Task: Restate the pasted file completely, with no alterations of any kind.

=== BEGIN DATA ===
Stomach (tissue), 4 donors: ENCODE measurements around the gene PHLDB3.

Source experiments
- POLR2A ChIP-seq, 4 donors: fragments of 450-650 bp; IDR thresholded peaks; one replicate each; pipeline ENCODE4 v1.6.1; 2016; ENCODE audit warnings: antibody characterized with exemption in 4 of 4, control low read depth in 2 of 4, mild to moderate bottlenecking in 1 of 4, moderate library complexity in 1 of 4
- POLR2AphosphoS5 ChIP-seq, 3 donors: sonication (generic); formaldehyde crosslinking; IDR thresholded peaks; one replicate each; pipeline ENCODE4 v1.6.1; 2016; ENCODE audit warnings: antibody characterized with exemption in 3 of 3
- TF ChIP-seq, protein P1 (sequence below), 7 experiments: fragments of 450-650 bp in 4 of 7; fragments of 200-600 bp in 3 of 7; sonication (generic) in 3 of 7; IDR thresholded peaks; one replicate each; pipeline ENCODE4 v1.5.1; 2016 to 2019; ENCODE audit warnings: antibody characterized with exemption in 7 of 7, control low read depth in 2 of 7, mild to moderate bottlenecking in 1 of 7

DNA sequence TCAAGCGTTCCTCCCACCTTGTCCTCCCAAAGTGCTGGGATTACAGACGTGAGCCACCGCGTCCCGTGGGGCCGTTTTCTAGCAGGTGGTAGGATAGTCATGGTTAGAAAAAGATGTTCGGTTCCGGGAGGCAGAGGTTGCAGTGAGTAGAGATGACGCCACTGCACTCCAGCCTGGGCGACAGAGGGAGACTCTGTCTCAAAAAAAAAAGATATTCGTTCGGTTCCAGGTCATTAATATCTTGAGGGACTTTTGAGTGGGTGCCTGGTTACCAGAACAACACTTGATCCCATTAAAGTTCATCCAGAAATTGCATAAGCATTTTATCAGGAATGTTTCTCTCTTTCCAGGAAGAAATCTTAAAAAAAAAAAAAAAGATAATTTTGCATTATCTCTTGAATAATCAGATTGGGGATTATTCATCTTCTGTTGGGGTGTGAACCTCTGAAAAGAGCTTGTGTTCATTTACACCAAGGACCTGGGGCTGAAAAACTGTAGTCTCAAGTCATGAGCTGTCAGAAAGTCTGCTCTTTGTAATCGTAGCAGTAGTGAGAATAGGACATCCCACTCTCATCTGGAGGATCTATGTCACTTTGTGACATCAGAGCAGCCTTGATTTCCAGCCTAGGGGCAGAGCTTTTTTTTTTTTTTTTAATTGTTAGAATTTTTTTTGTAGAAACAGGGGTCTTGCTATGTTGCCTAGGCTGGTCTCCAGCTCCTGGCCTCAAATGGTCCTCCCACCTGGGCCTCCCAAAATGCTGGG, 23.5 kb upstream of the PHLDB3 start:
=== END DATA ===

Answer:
Stomach (tissue), 4 donors: ENCODE measurements around the gene PHLDB3.

Source experiments
- POLR2A ChIP-seq, 4 donors: fragments of 450-650 bp; IDR thresholded peaks; one replicate each; pipeline ENCODE4 v1.6.1; 2016; ENCODE audit warnings: antibody characterized with exemption in 4 of 4, control low read depth in 2 of 4, mild to moderate bottlenecking in 1 of 4, moderate library complexity in 1 of 4
- POLR2AphosphoS5 ChIP-seq, 3 donors: sonication (generic); formaldehyde crosslinking; IDR thresholded peaks; one replicate each; pipeline ENCODE4 v1.6.1; 2016; ENCODE audit warnings: antibody characterized with exemption in 3 of 3
- TF ChIP-seq, protein P1 (sequence below), 7 experiments: fragments of 450-650 bp in 4 of 7; fragments of 200-600 bp in 3 of 7; sonication (generic) in 3 of 7; IDR thresholded peaks; one replicate each; pipeline ENCODE4 v1.5.1; 2016 to 2019; ENCODE audit warnings: antibody characterized with exemption in 7 of 7, control low read depth in 2 of 7, mild to moderate bottlenecking in 1 of 7

DNA sequence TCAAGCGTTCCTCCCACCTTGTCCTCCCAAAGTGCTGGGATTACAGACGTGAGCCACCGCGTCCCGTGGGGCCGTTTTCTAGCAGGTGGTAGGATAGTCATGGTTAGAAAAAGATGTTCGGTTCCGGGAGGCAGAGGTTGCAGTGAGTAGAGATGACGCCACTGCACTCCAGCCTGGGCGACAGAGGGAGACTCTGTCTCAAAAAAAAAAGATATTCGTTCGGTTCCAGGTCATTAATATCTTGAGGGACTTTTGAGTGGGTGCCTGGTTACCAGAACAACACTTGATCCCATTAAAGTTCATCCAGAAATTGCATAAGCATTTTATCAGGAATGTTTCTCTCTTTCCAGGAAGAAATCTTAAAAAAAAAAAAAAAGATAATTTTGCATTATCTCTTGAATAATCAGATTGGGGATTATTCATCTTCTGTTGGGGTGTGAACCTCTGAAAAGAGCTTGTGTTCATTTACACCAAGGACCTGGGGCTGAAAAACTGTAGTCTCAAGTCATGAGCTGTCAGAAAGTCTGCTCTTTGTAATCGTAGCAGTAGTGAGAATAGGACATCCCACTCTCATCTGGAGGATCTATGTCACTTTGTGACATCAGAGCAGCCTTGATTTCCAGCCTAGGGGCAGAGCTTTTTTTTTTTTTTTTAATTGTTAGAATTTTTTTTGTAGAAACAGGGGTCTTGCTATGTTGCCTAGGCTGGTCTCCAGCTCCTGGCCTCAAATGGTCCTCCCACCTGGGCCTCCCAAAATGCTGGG, 23.5 kb upstream of the PHLDB3 start: